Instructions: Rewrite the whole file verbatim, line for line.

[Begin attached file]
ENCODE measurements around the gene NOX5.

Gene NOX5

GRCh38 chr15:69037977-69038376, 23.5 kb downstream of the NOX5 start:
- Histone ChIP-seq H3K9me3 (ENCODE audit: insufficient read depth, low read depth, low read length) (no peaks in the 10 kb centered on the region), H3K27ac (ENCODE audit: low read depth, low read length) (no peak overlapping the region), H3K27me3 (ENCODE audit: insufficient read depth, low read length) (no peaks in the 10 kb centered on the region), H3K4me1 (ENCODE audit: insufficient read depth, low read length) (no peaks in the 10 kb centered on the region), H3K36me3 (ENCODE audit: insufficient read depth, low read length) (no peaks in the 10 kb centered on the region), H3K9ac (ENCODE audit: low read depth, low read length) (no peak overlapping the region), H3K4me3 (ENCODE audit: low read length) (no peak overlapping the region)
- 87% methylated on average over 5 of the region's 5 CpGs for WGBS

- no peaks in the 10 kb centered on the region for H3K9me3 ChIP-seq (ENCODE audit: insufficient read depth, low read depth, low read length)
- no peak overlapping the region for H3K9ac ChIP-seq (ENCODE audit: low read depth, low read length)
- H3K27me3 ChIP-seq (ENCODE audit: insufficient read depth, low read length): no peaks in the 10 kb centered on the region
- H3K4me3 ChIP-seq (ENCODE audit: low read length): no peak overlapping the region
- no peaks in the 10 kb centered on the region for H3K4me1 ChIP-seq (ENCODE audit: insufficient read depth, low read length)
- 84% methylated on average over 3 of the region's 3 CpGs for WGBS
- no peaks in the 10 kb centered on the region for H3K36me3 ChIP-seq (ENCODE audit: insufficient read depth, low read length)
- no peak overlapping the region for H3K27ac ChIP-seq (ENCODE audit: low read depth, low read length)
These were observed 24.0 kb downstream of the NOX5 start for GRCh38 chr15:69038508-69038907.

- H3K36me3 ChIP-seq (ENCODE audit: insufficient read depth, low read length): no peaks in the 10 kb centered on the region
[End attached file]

ENCODE measurements around the gene NOX5.

Gene NOX5

GRCh38 chr15:69037977-69038376, 23.5 kb downstream of the NOX5 start:
- Histone ChIP-seq H3K9me3 (ENCODE audit: insufficient read depth, low read depth, low read length) (no peaks in the 10 kb centered on the region), H3K27ac (ENCODE audit: low read depth, low read length) (no peak overlapping the region), H3K27me3 (ENCODE audit: insufficient read depth, low read length) (no peaks in the 10 kb centered on the region), H3K4me1 (ENCODE audit: insufficient read depth, low read length) (no peaks in the 10 kb centered on the region), H3K36me3 (ENCODE audit: insufficient read depth, low read length) (no peaks in the 10 kb centered on the region), H3K9ac (ENCODE audit: low read depth, low read length) (no peak overlapping the region), H3K4me3 (ENCODE audit: low read length) (no peak overlapping the region)
- 87% methylated on average over 5 of the region's 5 CpGs for WGBS

- no peaks in the 10 kb centered on the region for H3K9me3 ChIP-seq (ENCODE audit: insufficient read depth, low read depth, low read length)
- no peak overlapping the region for H3K9ac ChIP-seq (ENCODE audit: low read depth, low read length)
- H3K27me3 ChIP-seq (ENCODE audit: insufficient read depth, low read length): no peaks in the 10 kb centered on the region
- H3K4me3 ChIP-seq (ENCODE audit: low read length): no peak overlapping the region
- no peaks in the 10 kb centered on the region for H3K4me1 ChIP-seq (ENCODE audit: insufficient read depth, low read length)
- 84% methylated on average over 3 of the region's 3 CpGs for WGBS
- no peaks in the 10 kb centered on the region for H3K36me3 ChIP-seq (ENCODE audit: insufficient read depth, low read length)
- no peak overlapping the region for H3K27ac ChIP-seq (ENCODE audit: low read depth, low read length)
These were observed 24.0 kb downstream of the NOX5 start for GRCh38 chr15:69038508-69038907.

- H3K36me3 ChIP-seq (ENCODE audit: insufficient read depth, low read length): no peaks in the 10 kb centered on the region